BM Rural Outlook E-FINAL Spreads - Flipbook - Page 41
38 | Rural Outlook Issue 21
Sales & Lettings | 39
One of the simplest ways to improve the
rating of a property is to add loft insulation,
which adds 10 to 12 points for 270mm
thickness and 16 points for 400mm. 12
points would be enough to take a midrange F property into the E band.
Turning a challenge
into an opportunity
Meeting new energy efficiency standards for rental
properties is not just about helping tackle climate
change but is also an opportunity to win new
tenants and increase rental incomes.
While improving the energy performance
of homes is now enshrined in legislation –
something that may become increasingly
demanding as time goes on – it also
makes sense from a commercial point of
view, with research clearly showing that
it reduces rent arrears and voids, increases
the market value of the property and makes
it more appealing to potential tenants.
Those positive aspects of what might
otherwise be seen as just another hoop
through which landlords need to jump
reflect changing attitudes amongst
tenants in general and younger people
– who are more likely to be looking for
rental homes – in particular.
While 10 years ago most people
searching for a home would have given
little more than a passing glance to a
property’s EPC (Energy Performance
Certificate) rating, they are now
much more likely to consider it when
And while that may be because they have
a deep concern for the environment and
the impact of carbon dioxide emissions
on climate change, it also reflects the
steadily increasing cost of energy and the
effect of a poor efficiency rating not just
on the planet but on their pocket.
EPCs give a property an energy efficiency
rating from A (most efficient) to G (least
efficient) and were introduced in 2007.
They allow home owners facing rising
fuel costs to compare the relative costs
of different homes – and increasingly
they are choosing wisely.
The figures are persuasive. Improving a
home from a G grade to an E grade would
save a tenant £1,500 per annum, while
taking that same home up to a C grade
would save an impressive £2,450.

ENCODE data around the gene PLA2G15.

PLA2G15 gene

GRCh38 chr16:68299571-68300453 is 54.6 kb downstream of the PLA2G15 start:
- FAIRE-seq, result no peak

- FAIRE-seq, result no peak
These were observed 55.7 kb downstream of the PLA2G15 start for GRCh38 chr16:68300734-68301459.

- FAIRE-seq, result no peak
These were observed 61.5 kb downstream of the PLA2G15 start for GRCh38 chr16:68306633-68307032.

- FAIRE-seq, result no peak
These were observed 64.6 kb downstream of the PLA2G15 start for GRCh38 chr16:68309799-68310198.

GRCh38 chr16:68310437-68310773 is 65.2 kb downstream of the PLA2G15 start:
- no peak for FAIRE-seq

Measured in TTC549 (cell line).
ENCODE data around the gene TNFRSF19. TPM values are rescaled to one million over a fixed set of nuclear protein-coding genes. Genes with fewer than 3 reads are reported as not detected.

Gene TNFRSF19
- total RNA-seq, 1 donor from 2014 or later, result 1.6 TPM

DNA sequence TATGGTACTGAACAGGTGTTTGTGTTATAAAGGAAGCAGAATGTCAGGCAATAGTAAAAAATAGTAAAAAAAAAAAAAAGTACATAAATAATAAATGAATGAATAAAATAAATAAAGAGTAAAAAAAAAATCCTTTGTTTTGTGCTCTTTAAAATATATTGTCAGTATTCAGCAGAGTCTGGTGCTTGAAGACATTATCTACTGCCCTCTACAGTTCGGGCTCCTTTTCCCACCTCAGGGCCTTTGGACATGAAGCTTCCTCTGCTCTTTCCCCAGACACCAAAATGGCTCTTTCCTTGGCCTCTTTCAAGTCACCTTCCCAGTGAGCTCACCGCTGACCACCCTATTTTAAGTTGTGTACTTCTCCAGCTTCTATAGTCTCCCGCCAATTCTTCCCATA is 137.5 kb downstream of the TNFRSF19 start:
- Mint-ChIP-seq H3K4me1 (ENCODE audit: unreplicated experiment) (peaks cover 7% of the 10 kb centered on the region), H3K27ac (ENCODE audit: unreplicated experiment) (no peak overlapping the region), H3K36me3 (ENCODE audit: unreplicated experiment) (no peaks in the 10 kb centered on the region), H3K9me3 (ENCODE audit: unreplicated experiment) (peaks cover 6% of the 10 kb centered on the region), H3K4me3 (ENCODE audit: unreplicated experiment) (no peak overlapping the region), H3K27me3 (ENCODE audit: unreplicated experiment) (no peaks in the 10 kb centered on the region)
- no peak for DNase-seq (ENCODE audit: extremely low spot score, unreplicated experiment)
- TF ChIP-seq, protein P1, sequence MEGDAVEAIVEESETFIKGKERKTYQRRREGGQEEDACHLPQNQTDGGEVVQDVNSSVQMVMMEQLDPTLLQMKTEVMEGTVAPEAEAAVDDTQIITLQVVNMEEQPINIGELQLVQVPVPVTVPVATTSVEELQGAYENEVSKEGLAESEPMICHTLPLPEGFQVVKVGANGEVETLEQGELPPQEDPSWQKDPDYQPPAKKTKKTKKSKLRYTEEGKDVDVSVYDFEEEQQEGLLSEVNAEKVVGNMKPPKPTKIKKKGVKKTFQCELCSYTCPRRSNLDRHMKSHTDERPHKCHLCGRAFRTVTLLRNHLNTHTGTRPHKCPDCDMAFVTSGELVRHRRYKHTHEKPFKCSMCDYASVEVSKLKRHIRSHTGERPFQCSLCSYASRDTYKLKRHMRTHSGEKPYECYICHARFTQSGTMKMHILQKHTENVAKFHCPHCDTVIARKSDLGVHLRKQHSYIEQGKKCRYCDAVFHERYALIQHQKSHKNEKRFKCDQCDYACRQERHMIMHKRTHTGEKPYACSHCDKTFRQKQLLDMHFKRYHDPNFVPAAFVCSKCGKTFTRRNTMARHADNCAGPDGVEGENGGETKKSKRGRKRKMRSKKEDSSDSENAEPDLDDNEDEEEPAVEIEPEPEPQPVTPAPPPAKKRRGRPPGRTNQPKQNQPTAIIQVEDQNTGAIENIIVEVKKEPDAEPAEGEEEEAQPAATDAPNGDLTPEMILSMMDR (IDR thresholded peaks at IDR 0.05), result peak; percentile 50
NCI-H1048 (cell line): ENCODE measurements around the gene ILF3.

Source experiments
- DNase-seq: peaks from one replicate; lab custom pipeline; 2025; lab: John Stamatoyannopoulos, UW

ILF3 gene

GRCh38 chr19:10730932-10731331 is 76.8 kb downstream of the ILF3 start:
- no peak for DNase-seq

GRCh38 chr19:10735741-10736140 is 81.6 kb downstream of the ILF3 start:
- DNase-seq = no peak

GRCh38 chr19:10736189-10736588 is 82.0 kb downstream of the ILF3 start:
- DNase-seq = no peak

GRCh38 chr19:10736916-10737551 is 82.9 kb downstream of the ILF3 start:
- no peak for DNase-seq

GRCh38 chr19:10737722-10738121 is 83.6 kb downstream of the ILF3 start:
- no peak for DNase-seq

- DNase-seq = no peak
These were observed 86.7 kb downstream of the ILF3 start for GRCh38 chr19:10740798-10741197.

Rising sea levels, flooding, disease and
climate-related disasters prompted the
Government to introduce the Climate
Change Act, which aims to achieve
zero emissions by 2050 and reach a 68
per cent reduction by 2030. The global
temperature has risen by one per cent
since 1850 and is expected to keep rising
without urgent action.
Since 2018, landlords have not been able
to agree new tenancies for properties
with an EPC of E or below, while existing
tenancies were brought into that category
last year. The proposal is that from 2025
all properties let under new tenancies will
need to be rated C and above. Three years
later, existing tenancies will be included
in that category, which means all rented
property will have to be rated C or higher.
It is landlords, of course, who have to
foot the bill for the improvements, but
they don’t need to be costly and the
initial, smaller, changes can make a big
difference. It’s worth remembering that
a tenant who is saving hundreds or even
thousands of pounds in energy costs
is likely to be prepared to pay more in
rent – and is less likely to default. When
times get tight, rent tends to be the
first payment that gets dropped, and
an energy-efficient home makes that
scenario less likely.
Improving a home from
a G grade to an E grade
would save a tenant
£1,500 per annum, while
taking that same home up
to a C grade would save an
The legislation around energy efficiency
is a direct response to a climate change
crisis that has seen the past five years
record the hottest temperatures ever
seen on the planet.
It may sound like a tall order, but if the
upside is better and longer tenancies,
easier to let properties, fewer voids and
arrears cases and increasing asset value,
it’s a challenge landlords have to grasp.
Insulating the hot water tank adds 8
points, while draught proofing only
adds 1 or 2. Adding a 16-panel solar PV
system, which has additional benefits,
adds 10 points to the EPC score.
It is important to understand that the
critical factor in considering a building’s
EPC rating is insulation – keeping the
existing warmth inside the building. While
changing electric heating to LPG heating,
for instance, will reduce the overall cost
of heating the home, the relatively similar
unit cost for both fuel types means it
won’t impact on the EPC rating.
Similarly, while an air source heat pump
is worth 40 points, the Government
recommends that this should only be
fitted to homes that already have a C
rating so that it is insulated enough for
it to be effective. It is improvements
such as cavity wall insulation and better
glazing that make a difference, although,
perhaps surprisingly, double glazing only
adds 3 points.
The advice from Batcheller Monkhouse
is two-fold: do the easy things first and
take expert advice about the best way to
improve the energy efficiency of rental
stock in order to protect your investment,
maximise your returns and turn what
might otherwise be a cost into a benefit.
It is also important to take action now.
Under the existing legislation, a landlord
who can show he or she has spent
£3,500 attempting to improve the energy
efficiency of the building can apply for
an exemption if they still fall short of the
minimum rating. From 2025 they will have
to spend £10,000 before applying for an
exemption and will have to show they
have carried out improvements in the right
order – starting with the most expensive.
Clare Sheffield MARLA
Loft insulations is one of the simplest ways to improve your property’s rating